VoIP for business is now the defacto standard for business communications. Having established itself during the pandemic as essential to communicate with remote workers, customers, and suppliers, the push is to find new and innovative ways to leverage VoIP for business to provide more cost benefits and deliver new cost-effective services.
VoIP is usually viewed as the basis of a Unified Communications Strategy. All internal and external communications are moved onto a digital platform, and users can move seamlessly between different communication modes. They share global address books and can communicate directly with a customer or colleague from the address book, or even an email address.
Several suppliers, including Microsoft, provide hooks into their core Office systems to allow other applications to share contact information. It has the undoubted benefit of keeping contact lists up to date.
More than ever, business communications are vital to a business’s success. Customers and suppliers need to get in touch. The company needs to maintain an Internet presence to market its goods and services and support an e-commerce facility. Geographically dispersed businesses need business communications to link home office, manufacturing sites and depots at home and abroad. That is where VoIP provides the greatest business benefits.
The first area where VoIP delivers benefits in business communication is improved management of communications costs. Many businesses make regional and international calls. If those calls, individual or conference over voice or video, are over a PSTN landline, the costs can be prohibitive. That inhibits communications and reduces the value of teamwork, either in the number or duration of calls.
The Internet is the carrier for VoIP calls, and completion is free, over and above the costs of providing Internet access. The downside is that a third party provides the connection. That means it is sometimes not available and is variable in quality.
These savings are offset by the need to have warm bodies in a call centre or office to manage customer queries. Most questions are of a similar type, answered using a FAQ or sales and user manuals. However, customers prefer the reassurance of a voice on the other end of the phone, presenting them with a solution.
Again, VoIP can help. Many businesses have local support numbers in major centres, linked to a central call centre function. It gives a better business profile, in that it looks like the company has a local presence. Using VoIP and call forwarding, calls to a local support number are forwarded to the call centre free of charge.
The second benefit is providing cost-effective services that cannot be delivered using analogue PSTN-based phone systems.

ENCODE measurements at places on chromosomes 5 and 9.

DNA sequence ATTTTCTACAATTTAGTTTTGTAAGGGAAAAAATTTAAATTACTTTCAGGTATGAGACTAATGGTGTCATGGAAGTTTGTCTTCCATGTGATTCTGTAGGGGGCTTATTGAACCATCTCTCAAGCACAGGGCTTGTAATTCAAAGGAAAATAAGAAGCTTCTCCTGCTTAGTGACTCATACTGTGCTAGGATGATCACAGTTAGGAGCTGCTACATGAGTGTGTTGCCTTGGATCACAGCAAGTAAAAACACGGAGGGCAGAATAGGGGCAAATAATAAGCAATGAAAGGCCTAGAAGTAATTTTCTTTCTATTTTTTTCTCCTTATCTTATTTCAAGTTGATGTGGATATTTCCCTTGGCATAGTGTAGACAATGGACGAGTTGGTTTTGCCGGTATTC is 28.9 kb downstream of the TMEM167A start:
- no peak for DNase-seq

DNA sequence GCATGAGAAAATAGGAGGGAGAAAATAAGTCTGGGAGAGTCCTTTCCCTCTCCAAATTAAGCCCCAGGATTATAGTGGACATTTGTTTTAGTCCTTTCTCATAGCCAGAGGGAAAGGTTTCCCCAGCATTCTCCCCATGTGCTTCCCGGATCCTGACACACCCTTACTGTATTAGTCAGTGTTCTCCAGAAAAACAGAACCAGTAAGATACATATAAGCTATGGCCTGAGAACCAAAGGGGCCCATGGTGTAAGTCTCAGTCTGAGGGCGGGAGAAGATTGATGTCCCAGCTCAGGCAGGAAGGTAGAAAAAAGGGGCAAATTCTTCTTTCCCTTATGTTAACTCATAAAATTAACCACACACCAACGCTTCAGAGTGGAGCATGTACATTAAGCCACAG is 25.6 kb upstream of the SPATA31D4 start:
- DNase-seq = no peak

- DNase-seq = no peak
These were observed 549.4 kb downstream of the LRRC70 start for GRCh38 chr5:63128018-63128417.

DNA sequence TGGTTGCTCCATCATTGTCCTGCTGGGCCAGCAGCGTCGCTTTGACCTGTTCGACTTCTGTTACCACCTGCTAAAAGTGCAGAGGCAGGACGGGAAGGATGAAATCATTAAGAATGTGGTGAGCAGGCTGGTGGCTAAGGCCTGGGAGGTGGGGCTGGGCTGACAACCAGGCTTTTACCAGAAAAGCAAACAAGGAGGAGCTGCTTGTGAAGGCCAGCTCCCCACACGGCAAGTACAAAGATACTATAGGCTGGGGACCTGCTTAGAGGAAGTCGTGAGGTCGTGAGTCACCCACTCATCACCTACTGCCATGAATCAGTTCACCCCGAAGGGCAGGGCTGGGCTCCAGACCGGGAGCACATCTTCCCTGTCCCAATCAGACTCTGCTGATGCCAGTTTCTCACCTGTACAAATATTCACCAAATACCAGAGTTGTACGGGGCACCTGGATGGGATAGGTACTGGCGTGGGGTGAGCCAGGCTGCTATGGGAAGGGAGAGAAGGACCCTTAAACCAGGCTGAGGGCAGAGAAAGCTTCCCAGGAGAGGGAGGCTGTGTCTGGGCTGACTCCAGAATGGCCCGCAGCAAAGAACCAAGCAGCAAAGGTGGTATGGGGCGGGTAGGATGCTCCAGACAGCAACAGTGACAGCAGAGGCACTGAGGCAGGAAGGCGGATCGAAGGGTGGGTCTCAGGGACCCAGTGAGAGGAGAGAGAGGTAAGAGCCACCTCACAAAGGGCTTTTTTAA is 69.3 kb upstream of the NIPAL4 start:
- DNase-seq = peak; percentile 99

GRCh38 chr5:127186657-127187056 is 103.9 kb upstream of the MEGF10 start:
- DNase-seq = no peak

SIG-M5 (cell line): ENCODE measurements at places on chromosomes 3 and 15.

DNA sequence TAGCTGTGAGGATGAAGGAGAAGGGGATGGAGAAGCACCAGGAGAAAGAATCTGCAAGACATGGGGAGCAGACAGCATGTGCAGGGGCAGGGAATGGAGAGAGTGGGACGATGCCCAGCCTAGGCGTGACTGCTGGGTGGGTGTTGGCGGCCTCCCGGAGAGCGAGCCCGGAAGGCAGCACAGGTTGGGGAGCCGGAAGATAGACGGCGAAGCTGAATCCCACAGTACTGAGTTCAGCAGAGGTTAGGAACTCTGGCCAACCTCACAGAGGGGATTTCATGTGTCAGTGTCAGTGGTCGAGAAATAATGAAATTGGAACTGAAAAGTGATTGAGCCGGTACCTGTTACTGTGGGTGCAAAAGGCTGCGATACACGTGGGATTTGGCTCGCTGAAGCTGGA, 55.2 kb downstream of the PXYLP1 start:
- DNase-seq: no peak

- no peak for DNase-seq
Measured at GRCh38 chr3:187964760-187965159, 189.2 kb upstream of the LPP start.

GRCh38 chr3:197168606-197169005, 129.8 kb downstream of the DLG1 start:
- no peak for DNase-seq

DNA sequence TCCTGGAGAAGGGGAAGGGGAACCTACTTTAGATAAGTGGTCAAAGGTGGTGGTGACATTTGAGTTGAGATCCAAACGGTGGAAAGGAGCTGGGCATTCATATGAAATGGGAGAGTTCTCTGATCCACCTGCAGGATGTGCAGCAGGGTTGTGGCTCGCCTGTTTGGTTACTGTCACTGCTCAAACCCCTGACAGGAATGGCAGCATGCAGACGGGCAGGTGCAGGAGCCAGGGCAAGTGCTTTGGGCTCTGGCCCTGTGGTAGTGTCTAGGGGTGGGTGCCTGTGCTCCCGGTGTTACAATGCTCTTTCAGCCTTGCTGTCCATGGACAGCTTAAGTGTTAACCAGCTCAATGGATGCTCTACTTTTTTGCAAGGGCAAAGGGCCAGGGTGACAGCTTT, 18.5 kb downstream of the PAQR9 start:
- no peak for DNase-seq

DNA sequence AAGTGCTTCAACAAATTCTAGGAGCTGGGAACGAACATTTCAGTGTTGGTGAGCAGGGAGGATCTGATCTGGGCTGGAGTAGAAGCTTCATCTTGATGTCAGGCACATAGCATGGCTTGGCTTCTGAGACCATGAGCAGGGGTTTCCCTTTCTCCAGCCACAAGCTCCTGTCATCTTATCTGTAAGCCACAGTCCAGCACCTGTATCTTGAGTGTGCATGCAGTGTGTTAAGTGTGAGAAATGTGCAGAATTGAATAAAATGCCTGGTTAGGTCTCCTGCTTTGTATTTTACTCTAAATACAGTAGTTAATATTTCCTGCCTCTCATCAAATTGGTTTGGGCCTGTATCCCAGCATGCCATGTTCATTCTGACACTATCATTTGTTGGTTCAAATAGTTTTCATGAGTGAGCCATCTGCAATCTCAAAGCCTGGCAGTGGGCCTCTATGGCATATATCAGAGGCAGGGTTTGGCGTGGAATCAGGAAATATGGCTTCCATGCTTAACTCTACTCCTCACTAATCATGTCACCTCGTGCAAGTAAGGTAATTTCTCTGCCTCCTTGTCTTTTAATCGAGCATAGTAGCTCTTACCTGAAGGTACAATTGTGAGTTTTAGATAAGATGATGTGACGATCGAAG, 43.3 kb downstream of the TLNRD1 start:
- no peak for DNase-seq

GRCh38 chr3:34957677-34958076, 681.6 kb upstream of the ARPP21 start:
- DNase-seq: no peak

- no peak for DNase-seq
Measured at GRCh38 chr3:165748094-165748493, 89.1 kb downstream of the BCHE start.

Every business needs a unique selling proposition, a hook that differentiates them from their competitors and persuades potential consumers to buy from them. One such theme is after-sales service. Unless there is a significant price advantage to buying from a company with a low after-sales service reputation, consumers will buy from a company with a better reputation.
It is particularly true in the new digital age. Potential purchasers now search for products using their smart devices and ask their online buddies for recommendations. They search online consumer sites like HelloPeter for positive or negative advice. Personal recommendations are usually based on customer perceptions, mostly on the service levels they received during the sales process itself or in after-sales service.
Again, this is where VoIP can help. An organization can develop cost-effective VoIP based customer satisfaction processes that interact with customers. The ultimate aim is to provide personalized voice messages to customers that don`t sound like a robot is delivering them, and one that responds seemingly intelligently to customer responses. Using VoIP, supported by AI, voice messages can be programmed into interactive processes that require little or no manual intervention.
Other purely internal services can provide “free” business services. Hunting groups, call pick-up, and automated call forwarding can add value to business processes.
Under the prior PSTN systems making an unauthorized call was as easy as sneaking into the manager’s office and phoning overseas relatives from there. Security is linked to the handset. In a VoIP environment, security is based on users and their security levels. It is much easier to manage calls security by giving users predefined call restrictions, for example, local only.
Using VoIP in a business is a no-brainer. All your competitors are.